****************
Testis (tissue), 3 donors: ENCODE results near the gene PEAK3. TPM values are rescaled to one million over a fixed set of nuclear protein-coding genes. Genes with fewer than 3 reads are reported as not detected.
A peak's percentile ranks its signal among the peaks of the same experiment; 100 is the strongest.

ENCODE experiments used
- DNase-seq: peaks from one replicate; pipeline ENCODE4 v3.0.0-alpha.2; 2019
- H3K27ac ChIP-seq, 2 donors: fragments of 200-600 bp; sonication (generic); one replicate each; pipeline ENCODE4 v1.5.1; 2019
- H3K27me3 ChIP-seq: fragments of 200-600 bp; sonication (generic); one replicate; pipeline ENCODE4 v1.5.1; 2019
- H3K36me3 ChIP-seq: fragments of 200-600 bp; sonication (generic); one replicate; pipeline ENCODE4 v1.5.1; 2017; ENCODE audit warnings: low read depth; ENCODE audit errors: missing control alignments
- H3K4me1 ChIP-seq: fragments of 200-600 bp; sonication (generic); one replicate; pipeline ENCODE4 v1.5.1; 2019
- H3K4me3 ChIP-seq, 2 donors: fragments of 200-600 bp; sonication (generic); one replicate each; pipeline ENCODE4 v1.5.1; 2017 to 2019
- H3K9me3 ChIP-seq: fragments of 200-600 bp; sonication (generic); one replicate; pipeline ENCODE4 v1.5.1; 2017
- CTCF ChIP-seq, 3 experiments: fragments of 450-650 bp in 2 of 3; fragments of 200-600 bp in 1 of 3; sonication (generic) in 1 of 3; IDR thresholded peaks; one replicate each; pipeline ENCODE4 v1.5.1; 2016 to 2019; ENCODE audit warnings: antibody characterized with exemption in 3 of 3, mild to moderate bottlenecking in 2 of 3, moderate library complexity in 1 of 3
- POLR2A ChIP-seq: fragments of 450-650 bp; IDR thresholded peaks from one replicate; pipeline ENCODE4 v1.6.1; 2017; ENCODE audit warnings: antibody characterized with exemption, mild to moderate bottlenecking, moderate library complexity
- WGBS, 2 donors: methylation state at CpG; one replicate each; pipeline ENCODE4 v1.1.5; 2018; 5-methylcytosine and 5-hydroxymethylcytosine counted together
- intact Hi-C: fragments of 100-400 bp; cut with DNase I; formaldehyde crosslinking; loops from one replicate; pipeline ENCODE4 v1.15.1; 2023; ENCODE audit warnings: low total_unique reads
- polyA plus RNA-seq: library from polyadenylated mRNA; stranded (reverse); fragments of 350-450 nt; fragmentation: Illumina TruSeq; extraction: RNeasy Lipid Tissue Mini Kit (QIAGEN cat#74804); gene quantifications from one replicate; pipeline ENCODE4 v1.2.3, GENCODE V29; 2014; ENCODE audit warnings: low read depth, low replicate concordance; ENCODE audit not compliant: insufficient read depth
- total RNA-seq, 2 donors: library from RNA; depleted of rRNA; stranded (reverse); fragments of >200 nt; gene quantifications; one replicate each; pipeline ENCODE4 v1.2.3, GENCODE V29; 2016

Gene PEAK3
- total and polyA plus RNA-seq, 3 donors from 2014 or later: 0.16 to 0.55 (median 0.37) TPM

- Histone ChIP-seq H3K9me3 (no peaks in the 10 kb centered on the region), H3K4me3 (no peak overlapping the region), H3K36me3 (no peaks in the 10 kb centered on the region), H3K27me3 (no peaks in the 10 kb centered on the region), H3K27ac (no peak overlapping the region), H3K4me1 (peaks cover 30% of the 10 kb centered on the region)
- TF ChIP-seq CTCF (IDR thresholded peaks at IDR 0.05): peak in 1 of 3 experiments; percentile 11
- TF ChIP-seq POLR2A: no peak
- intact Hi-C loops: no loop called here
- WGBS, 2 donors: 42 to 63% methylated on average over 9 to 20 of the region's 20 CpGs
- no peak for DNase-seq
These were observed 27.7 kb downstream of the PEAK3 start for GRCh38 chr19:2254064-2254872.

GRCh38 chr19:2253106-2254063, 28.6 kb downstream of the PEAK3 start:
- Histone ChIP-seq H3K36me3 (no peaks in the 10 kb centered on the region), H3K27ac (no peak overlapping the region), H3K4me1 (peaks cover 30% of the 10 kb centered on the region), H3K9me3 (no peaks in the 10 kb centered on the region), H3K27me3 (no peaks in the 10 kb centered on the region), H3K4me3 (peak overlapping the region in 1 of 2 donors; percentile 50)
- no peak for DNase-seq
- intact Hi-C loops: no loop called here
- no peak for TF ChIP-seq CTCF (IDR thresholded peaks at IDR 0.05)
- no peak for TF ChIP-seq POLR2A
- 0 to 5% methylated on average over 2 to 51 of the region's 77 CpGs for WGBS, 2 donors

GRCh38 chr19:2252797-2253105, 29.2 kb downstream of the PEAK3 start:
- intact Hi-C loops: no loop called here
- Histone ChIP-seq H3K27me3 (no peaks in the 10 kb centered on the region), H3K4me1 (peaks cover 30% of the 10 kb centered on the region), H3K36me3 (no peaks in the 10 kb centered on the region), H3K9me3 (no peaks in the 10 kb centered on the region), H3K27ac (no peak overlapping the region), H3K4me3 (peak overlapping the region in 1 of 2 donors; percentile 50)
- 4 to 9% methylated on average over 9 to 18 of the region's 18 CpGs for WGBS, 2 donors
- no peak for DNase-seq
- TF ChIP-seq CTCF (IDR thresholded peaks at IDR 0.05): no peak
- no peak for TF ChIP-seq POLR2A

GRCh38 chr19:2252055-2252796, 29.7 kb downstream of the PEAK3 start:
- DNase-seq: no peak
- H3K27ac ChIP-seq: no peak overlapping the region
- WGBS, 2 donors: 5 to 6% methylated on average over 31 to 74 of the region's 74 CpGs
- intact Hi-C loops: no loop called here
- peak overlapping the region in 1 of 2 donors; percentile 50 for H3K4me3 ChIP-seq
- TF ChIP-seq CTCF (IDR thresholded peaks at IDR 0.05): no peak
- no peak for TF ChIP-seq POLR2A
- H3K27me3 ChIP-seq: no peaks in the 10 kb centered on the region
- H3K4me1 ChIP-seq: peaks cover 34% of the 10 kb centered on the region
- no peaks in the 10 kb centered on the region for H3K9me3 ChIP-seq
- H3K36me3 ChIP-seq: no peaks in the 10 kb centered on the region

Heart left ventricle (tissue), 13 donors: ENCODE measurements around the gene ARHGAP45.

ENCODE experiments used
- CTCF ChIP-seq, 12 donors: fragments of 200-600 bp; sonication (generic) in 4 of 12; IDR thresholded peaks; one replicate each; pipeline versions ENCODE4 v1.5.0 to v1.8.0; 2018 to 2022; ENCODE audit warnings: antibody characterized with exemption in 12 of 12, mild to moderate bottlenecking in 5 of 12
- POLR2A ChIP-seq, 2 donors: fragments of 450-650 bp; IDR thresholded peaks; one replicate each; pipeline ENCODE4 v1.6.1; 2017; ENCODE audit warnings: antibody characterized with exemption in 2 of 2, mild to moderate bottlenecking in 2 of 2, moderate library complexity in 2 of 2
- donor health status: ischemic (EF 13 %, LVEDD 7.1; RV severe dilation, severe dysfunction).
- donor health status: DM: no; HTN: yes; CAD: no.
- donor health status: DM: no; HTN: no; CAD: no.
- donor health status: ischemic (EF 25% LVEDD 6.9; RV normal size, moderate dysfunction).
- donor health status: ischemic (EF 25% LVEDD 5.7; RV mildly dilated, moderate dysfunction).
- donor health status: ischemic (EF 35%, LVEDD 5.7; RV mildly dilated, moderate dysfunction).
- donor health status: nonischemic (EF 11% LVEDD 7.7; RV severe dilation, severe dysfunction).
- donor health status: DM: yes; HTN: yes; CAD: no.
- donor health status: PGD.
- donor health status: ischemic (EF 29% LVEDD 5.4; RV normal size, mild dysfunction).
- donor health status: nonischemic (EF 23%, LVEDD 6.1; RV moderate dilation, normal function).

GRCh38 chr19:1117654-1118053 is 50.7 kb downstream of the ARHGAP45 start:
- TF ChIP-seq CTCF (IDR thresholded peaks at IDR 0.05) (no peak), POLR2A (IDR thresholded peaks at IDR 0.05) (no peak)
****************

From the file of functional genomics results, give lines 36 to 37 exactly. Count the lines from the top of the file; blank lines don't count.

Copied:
- 4 to 9% methylated on average over 9 to 18 of the region's 18 CpGs for WGBS, 2 donors
- no peak for DNase-seq